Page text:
Where do jobs come from and how much are they worth? What is expected from an individual who is paid to do a job for an employer? What are the costs associated with providing a job? At what point is it not worth the effort to provide a job?
These are important questions that employers are asking themselves every day. Unemployment is high, there are a lot of quality people out of work because their companies failed or their companies had to reduce headcount to stay competitive. Many of the unemployed have been out of work for a long time and they are not close to returning to work. Many were making a lot of money in a field that they may not be able to get back into. The more competitive of the unemployed have returned to work, or they are in the jobs that were not lost; some of them have filled the very few new jobs that were created. Those who were less competitive are still looking and hoping. Some of the unemployed have found jobs in new fields and are making less than they used to make. It’s a realization that many people who lose their jobs have to face. The old job is gone and there will not be a comparable job in the near future. Tough choices will have to be made. Risks have to be taken.
Some jobs pay a lot of money and some jobs pay less. How does an employer determine what they will pay? One of the first determinants of a pay scale is what the company is paying already. If the job is one that already exists then the pay scale and benefits are already in place. New positions that are created have to fit within the company’s pay scale for a similar job or within the local area and fit in with what other employers are paying for that type of position.
If you hire someone for Job A and the going rate in your area is $20, 000 a year for Job A, you would be foolish to pay $25,000 per year. The employer gets nothing for the extra $5000 a year in pay for that position. The employee gets more money, but puts themselves at risk in doing so. Their job is not worth the money they’re getting and at some point someone will look at that position and that salary as expendable. An owner or stockholders expects profits. Expenses, such as salaries, are expenses. Managers are required to show value for their expenses. It is never wise to inflate salaries for no apparent reason.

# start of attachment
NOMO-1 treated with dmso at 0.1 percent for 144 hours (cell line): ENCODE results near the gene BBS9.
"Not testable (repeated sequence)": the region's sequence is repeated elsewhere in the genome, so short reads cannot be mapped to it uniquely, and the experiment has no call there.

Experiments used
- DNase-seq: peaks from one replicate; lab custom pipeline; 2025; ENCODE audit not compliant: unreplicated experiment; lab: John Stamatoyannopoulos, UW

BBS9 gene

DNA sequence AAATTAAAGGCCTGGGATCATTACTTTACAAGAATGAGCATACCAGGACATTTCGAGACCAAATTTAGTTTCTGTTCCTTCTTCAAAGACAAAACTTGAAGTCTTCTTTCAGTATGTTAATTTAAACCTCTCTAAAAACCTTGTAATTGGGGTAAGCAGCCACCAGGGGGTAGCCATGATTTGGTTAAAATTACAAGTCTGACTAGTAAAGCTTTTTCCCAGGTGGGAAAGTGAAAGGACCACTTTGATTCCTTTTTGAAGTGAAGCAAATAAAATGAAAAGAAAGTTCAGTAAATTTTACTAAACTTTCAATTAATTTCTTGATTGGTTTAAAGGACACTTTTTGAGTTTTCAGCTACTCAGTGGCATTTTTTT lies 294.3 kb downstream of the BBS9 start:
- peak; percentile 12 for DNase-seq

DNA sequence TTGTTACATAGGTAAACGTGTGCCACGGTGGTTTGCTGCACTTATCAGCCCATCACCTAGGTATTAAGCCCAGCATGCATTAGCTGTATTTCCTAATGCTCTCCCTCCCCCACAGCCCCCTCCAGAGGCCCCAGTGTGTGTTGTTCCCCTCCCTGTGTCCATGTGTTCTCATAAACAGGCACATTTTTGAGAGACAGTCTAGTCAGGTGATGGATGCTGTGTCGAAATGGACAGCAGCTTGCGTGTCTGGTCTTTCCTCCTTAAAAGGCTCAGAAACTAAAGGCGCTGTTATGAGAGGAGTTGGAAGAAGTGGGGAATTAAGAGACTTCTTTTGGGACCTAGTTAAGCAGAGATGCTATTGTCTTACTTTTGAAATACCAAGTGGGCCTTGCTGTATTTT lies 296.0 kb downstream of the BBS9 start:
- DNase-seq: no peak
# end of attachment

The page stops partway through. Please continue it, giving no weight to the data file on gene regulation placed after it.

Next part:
Expenses and costs also factor into jobs. What will a new employees cost? The company has to pay a lot more than the salary alone. The amount of Social Security that is withheld from each employee is matched by the company and paid to the federal government. The benefits that each employee is paid is a major expense for an employee. Another factor is the unknown. The economy is struggling, and the new health care requirements are not fully known yet. State and Local governments are also struggling so they will have new requirements for individuals and employers. Companies will have to think hard before accepting any new responsibilities. Hiring to fill the holes created by attrition is not a sure thing any more.
Another factor affecting jobs is technology. New computers and new equipment are allowing many of us to be more efficient and get more things done. I used to work in a manufacturing environment. It used to take 12 people to make 18,000 units a day. Over time and with new equipment those numbers changed to 6 people to make 20,000 units a day, and eventually 3 people to make 36,000 units per day. We are in the information age so now we have more tools available at our finger tips and companies don’t need as many people accomplish what needs get done.
How many buggy whips have been manufactured in the last 20 years? A hundred and twenty five years ago thousands were made and hundreds were employed to make them. No buggy whips, no jobs. Times change and we have to change with them. With computers and the internet we can have a video conference with people from all over the world. We used to send people on business trips and they did many of these things face to face. Now they use computers and software to cover more ground and reduce expenses.
How many airlines, restaurants, hotels, and other industries are feeling the pinch because business travel is reduced. These are some more of the jobs that have been lost.
New jobs are being created and people with experience in other fields are filling the new jobs. Unemployed have to be willing to start over and accept new challenges in areas that they are not comfortable in. We all hate change, but as time passes we have to accept more and more change. We also have to be willing to start at lower levels of a new organization and accept less then we are used to and work our way back up.
Hard choices and self confidence are some of the qualities the successful unemployed will have to rely on to get back on track. Accepting an indefinite benefit from the government that will put the economy in more jeopardy will not solve the individuals long term needs.